It was not the Democrats, but the heroic civil rights movement, and subsequently the anti-war movement, that transformed politics in the 1960s and 1970s as wave after wave of radical struggles swept the country. This transformed the political climate and forced politicians from both parties to enact important reforms, including the Civil Rights Act of 1964. However, like the New Deal, this and other reforms in the ‘60s and ‘70s were meant in part to cut across a deeper radicalization and demands for more profound change.

If ever there was a time for the Democrats to pass the progressive agenda called for by Sanders, it was during the 1960s. The U.S. economy was booming. But, the so-called “war on poverty” and civil rights agenda were very limited. Instead of enacting a powerful jobs programs and dismantling structural racism, they were a temporary patchwork of policies designed to placate growing social movements, which were then steadily dismantled in subsequent decades.

Instead, the justly hated Johnson prioritized escalating the Vietnam War, and was forced out of power by the mass anti-war movement. Ironically, it was the under the Republican Nixon administration that the pressure from below led to the largest legislative gains including anti-discrimination measures, workplace safety, basic environmental protection, and an end to the Vietnam war.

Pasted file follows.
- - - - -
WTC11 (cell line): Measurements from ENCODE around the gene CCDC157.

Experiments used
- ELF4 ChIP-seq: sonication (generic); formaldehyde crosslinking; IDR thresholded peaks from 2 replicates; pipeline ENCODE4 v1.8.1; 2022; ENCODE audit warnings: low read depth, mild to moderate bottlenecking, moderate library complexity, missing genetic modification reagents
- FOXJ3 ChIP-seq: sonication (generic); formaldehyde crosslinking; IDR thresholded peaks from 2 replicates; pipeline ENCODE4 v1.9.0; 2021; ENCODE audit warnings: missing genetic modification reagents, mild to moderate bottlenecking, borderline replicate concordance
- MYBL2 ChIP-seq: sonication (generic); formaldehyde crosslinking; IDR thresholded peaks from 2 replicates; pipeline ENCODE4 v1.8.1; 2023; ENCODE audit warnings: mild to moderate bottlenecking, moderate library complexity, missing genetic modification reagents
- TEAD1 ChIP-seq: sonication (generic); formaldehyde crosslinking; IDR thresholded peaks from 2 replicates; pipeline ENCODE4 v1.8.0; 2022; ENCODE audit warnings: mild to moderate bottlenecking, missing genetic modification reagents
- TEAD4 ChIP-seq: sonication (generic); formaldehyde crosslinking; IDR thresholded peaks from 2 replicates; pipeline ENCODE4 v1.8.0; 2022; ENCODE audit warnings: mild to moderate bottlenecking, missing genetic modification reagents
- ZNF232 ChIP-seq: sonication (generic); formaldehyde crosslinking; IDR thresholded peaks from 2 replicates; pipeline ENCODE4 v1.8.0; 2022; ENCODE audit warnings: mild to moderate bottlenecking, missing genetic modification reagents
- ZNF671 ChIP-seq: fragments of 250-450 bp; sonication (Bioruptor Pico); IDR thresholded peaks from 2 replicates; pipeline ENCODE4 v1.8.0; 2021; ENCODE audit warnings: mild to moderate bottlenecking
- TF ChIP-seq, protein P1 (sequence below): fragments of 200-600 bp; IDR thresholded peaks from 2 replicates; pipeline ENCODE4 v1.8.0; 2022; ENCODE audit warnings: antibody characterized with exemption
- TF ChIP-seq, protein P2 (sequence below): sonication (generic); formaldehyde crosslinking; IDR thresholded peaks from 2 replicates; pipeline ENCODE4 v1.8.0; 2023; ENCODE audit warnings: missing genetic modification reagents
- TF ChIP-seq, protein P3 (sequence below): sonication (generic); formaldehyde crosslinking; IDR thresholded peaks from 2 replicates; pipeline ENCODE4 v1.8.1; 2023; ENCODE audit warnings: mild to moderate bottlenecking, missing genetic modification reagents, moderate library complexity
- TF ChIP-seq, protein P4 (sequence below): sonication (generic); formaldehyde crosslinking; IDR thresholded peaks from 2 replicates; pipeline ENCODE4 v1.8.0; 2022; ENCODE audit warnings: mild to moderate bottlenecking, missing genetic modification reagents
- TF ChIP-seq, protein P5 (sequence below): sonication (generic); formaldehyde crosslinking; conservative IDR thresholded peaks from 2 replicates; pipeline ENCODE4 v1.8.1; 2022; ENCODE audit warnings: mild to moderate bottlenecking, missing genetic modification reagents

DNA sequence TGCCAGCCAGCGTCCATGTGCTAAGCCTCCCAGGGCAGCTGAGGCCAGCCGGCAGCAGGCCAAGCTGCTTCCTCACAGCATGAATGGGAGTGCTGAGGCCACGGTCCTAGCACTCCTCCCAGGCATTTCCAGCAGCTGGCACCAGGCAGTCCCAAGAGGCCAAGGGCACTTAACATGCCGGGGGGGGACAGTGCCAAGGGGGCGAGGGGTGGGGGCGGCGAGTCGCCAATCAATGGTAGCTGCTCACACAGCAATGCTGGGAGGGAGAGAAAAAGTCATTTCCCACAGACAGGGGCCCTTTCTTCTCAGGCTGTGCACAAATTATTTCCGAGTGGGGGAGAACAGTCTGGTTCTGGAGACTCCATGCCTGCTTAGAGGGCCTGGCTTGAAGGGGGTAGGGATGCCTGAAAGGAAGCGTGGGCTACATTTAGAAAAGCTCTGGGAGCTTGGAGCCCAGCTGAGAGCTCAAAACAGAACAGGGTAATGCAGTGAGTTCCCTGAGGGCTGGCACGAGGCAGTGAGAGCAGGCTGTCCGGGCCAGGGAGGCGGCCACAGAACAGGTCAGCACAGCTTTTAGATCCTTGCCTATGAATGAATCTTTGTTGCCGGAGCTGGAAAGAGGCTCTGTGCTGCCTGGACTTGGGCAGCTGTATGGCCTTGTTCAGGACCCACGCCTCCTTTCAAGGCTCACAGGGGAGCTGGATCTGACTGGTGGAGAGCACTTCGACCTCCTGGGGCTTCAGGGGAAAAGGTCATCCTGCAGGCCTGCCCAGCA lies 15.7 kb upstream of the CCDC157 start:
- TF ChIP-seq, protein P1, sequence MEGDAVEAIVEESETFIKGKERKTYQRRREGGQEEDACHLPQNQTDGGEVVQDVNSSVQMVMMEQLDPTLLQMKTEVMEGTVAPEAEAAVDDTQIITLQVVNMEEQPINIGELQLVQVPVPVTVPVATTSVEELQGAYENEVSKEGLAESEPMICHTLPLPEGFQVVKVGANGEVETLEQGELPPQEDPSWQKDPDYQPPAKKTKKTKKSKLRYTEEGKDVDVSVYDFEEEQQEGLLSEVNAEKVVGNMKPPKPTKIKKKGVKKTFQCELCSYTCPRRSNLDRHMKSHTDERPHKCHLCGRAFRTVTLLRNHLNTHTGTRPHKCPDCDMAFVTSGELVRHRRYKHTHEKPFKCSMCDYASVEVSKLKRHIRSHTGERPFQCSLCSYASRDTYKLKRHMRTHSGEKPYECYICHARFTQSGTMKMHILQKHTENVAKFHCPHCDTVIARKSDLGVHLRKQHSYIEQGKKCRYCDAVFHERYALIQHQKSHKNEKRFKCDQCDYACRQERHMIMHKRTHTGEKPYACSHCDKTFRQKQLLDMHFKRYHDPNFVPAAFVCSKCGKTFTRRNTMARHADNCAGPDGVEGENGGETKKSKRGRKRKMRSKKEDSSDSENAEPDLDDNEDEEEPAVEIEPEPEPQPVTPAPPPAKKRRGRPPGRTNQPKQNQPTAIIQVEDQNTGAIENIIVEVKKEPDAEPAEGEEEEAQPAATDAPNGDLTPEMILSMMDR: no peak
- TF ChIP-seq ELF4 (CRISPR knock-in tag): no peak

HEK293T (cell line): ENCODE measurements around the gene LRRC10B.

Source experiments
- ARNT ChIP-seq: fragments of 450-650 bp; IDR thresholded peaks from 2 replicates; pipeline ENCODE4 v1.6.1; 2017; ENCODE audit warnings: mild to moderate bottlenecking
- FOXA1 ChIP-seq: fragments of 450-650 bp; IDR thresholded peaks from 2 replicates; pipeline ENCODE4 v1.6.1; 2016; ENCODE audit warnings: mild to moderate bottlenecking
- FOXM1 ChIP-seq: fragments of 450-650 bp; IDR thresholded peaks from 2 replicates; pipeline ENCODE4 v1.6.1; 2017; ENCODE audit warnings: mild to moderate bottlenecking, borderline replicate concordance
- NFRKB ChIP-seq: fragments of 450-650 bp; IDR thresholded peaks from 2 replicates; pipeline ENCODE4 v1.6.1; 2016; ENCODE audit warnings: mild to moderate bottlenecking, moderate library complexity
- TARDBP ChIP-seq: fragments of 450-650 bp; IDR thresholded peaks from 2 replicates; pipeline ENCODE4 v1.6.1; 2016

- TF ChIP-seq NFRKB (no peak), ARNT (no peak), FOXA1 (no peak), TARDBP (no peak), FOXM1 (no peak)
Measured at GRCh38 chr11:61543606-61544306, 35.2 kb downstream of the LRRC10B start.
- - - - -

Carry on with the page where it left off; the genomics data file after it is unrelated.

Move to Neoliberalism

The huge economic expansion of U.S. capitalism after World War II came to a halt in the deep recession of 1974-75. The economic policies from 1940 to 1974 had been based on a Keynesian approach with a significant government role in creating infrastructure and basic social benefits.

The ending of the powerful world economic upswing of 1950 to 1974 ushered in the beginning of a new crisis of capitalism. Increased Keynesian spending at a time of a slowing economy resulted in a massive spike in inflation. To restore their profitability, the capitalist class globally eventually abandoned Keynesian  and welfare state policies to embrace a set of policies today referred to as “neoliberalism.”

Neoliberal policies aim to drive down the share of wealth going to the working class in order to boost the profit rates of big business and help the U.S. corporations compete better against their international rivals. Justified by a free-market orthodoxy, big business demanded the privatization of public services and a repeal of regulations protecting the environment, consumer protections, and public health. Wall Street deregulation created “too big to fail” banks and legalized lending practices that have entrapped millions in endless debt. Taxes on big business and the rich were slashed alongside the social programs they previously paid for.

In practice, this meant a sustained drive to lower wages, benefits, and trade union protections in the workplace, and a dramatic increase in inequality. Neoliberal policies were accompanied by a systematic attack on gains won by African-Americans and other oppressed minorities, with the corporate media whipping up racist propaganda to create divisions among workers. And with every other country adopting neoliberal policies, a global race ensued to see who could drive down the living standards of their workers the fastest.

Both Parties Caused the Crisis